Questions about whether other universes might exist as part of a larger multiverse, and if they could harbour life, are burning issues in modern cosmology.
Stephen Hawking's final theory of the cosmos, completed only weeks before his death in March, stated that reality may be made up of multiple universes.
The new research, published in two related papers in the journal Monthly Notices of the Royal Astronomical Society, showed that life could potentially be common throughout the multiverse, if it exists.
The key to the finding, the researchers said, is dark energy, a mysterious "force" that is accelerating the expansion of the Universe.
Using huge computer simulations of the cosmos, the new research found that adding dark energy, up to a few hundred times the amount observed in our universe, would actually have a modest impact upon star and planet formation.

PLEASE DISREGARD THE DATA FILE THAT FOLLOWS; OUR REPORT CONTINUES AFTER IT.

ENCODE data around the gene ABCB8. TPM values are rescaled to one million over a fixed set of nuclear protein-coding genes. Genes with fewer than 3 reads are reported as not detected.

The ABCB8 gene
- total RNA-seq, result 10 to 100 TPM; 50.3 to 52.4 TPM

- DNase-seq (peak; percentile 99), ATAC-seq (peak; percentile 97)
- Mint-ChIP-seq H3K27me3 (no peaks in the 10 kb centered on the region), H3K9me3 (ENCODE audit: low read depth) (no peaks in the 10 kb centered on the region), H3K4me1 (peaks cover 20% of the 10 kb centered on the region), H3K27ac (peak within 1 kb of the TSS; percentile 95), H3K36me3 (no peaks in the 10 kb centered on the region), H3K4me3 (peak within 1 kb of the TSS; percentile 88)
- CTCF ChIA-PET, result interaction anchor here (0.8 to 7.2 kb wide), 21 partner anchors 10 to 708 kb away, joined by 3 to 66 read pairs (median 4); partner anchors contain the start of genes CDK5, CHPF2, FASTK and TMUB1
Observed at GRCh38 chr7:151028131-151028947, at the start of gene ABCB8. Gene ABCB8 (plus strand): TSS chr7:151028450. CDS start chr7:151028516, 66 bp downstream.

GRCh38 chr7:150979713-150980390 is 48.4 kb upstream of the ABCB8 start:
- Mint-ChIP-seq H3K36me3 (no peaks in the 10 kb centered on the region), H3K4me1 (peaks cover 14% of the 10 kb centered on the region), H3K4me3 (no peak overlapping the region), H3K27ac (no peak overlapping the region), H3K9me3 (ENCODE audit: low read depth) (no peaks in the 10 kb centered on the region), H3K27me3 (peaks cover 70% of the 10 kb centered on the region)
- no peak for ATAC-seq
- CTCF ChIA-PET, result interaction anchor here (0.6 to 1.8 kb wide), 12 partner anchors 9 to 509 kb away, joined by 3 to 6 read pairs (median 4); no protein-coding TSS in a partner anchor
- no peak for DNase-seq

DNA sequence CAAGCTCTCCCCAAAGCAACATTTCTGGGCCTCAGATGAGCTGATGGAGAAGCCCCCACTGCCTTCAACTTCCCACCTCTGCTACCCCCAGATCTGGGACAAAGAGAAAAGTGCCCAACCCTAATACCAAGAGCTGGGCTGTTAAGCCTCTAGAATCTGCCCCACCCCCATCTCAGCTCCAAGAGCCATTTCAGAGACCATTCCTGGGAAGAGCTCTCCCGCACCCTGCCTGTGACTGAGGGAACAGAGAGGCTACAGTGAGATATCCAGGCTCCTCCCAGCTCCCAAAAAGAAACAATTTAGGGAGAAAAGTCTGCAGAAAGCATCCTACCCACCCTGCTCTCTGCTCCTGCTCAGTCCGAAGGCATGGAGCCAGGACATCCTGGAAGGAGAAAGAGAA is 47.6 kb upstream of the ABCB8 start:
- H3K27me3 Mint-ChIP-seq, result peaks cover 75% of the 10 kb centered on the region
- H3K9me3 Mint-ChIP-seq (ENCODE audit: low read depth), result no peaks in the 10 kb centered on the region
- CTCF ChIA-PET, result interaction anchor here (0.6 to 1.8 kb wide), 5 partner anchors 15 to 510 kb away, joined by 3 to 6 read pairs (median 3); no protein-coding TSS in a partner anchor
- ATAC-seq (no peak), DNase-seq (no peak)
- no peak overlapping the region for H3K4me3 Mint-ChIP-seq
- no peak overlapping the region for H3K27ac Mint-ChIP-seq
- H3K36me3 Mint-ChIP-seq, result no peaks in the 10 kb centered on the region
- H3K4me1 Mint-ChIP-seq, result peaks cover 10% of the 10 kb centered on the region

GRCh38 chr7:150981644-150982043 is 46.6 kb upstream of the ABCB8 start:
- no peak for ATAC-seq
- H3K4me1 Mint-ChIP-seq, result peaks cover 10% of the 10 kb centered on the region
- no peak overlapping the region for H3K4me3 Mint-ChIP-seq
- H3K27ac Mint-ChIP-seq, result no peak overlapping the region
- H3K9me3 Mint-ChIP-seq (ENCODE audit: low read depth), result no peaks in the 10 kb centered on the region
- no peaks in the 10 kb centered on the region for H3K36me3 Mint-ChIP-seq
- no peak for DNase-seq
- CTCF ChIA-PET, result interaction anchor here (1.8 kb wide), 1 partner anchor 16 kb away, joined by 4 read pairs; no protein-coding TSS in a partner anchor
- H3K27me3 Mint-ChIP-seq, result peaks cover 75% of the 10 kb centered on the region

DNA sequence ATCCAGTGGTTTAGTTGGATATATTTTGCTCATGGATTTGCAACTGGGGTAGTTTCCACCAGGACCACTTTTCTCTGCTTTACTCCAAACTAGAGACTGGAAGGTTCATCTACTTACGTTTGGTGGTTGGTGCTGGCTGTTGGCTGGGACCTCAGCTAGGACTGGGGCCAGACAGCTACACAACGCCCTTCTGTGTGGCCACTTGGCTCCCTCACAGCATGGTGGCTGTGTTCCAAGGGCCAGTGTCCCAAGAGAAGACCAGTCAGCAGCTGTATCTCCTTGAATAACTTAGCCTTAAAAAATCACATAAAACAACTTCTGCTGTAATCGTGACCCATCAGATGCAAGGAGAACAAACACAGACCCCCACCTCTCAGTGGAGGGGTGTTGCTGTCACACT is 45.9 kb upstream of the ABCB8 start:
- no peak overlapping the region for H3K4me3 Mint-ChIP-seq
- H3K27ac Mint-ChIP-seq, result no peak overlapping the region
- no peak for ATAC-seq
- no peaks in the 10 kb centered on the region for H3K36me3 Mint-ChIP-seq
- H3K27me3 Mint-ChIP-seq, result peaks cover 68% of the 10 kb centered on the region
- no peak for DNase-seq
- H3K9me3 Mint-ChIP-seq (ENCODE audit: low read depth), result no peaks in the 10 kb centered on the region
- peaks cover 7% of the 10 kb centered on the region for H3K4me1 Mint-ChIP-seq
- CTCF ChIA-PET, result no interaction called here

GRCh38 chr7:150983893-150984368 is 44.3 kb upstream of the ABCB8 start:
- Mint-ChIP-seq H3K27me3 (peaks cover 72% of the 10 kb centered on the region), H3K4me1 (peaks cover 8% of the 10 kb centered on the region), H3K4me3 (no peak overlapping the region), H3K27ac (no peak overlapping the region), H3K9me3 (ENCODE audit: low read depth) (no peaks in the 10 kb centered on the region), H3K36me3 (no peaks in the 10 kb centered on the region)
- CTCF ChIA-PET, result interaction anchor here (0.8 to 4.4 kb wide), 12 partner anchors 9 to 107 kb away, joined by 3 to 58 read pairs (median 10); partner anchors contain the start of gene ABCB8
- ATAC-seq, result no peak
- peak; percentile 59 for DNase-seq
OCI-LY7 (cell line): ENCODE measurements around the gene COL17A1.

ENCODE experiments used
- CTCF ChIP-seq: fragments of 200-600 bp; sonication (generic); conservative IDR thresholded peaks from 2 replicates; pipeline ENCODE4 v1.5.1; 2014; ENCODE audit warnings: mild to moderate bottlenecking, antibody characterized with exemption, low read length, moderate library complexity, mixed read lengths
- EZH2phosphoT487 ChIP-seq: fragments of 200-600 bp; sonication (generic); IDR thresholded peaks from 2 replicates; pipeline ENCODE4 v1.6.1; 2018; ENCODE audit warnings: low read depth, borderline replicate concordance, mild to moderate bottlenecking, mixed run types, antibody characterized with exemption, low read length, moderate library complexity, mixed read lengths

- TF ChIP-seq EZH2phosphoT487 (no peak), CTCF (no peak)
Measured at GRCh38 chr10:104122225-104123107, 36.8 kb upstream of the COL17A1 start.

This opens up the prospect that life could be possible throughout a wider range of other universes, if they exist, the researchers said.
"Our simulations show that even if there was much more dark energy or even very little in the universe then it would only have a minimal effect on star and planet formation, raising the prospect that life could exist throughout the multiverse," Salcido added.
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